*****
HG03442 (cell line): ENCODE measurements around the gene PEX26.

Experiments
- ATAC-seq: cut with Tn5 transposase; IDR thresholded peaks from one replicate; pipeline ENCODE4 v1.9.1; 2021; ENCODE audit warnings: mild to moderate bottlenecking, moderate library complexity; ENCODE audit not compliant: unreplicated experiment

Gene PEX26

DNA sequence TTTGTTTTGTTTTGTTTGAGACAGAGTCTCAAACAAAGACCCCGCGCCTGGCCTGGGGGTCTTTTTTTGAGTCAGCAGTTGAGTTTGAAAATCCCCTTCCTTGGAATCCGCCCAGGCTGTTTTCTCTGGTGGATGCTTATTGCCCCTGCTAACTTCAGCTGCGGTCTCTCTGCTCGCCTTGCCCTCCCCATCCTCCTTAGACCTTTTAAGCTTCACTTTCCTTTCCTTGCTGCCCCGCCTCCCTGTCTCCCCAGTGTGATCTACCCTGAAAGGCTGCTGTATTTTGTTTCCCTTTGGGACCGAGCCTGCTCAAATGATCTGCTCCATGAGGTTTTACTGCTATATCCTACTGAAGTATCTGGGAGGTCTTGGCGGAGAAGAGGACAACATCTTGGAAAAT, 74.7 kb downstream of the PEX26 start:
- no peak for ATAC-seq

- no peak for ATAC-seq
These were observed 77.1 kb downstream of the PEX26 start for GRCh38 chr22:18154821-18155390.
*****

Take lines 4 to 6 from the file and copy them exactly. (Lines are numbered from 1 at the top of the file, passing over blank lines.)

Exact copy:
Gene PEX26

DNA sequence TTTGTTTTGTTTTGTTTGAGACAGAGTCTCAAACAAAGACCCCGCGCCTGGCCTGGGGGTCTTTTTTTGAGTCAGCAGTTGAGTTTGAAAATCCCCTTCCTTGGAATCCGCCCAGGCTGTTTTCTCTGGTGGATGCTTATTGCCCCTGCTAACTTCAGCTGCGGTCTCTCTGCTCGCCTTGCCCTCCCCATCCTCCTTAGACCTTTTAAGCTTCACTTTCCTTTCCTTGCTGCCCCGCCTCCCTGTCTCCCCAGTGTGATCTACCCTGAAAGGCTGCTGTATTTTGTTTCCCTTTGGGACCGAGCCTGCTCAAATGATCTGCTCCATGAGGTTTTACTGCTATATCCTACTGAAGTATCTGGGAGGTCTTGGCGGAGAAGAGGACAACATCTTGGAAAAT, 74.7 kb downstream of the PEX26 start:
- no peak for ATAC-seq